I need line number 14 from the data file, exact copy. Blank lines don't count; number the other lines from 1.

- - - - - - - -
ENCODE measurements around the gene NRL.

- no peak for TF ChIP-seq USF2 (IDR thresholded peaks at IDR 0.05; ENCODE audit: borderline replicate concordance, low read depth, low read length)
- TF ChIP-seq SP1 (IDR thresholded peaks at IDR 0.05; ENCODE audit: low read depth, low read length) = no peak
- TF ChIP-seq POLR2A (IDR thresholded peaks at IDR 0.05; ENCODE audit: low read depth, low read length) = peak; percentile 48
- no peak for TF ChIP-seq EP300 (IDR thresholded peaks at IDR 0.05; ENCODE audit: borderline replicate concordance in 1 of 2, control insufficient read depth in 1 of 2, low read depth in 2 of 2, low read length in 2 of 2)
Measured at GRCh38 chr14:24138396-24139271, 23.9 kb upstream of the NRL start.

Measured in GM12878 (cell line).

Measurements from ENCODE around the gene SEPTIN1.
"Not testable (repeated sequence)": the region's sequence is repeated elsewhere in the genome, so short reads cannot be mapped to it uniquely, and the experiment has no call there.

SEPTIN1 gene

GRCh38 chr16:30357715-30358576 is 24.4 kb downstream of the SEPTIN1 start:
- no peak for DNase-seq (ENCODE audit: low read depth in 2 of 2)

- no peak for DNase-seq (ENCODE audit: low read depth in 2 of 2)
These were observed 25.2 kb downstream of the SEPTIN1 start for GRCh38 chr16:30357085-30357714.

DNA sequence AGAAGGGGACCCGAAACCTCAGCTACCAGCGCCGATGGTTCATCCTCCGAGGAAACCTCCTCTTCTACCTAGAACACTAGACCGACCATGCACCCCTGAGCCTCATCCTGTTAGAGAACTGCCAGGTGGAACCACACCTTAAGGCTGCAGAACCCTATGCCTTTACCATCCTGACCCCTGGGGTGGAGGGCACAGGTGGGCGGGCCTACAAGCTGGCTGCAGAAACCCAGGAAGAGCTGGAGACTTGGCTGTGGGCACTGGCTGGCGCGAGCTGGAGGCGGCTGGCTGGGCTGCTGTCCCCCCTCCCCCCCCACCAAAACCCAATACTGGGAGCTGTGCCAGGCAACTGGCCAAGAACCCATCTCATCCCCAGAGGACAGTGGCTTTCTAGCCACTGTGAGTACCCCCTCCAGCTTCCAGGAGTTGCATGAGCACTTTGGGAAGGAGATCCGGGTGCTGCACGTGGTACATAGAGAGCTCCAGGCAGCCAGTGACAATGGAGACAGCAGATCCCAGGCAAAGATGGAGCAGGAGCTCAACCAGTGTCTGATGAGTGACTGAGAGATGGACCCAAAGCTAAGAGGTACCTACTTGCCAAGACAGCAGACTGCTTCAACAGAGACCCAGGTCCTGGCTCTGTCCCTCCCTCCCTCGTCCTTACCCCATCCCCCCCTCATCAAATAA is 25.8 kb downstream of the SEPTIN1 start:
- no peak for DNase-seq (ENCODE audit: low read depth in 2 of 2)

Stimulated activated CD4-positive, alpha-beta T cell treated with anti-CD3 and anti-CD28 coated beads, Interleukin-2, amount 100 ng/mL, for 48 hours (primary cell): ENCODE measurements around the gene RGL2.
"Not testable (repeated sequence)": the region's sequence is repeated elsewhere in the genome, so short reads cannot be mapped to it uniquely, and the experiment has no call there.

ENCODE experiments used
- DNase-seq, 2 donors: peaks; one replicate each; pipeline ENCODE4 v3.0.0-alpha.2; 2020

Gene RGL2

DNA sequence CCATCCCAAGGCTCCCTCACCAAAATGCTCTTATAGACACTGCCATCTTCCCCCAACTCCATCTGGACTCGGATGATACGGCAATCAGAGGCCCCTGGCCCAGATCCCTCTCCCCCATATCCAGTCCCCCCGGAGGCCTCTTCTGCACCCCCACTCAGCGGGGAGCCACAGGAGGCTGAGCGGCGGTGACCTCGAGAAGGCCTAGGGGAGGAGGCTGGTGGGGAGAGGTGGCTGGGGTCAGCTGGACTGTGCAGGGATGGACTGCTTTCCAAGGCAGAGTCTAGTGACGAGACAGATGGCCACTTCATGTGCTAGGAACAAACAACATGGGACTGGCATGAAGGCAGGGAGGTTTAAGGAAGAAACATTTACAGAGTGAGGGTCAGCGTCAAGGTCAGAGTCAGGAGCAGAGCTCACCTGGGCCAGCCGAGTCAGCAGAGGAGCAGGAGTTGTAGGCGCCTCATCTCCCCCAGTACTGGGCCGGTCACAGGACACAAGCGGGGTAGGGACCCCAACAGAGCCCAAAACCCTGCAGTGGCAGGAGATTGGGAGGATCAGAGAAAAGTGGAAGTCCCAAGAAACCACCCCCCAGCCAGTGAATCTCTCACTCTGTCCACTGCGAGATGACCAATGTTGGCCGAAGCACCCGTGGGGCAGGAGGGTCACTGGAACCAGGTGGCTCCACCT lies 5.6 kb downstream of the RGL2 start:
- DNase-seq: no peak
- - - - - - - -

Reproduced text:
These were observed 25.2 kb downstream of the SEPTIN1 start for GRCh38 chr16:30357085-30357714.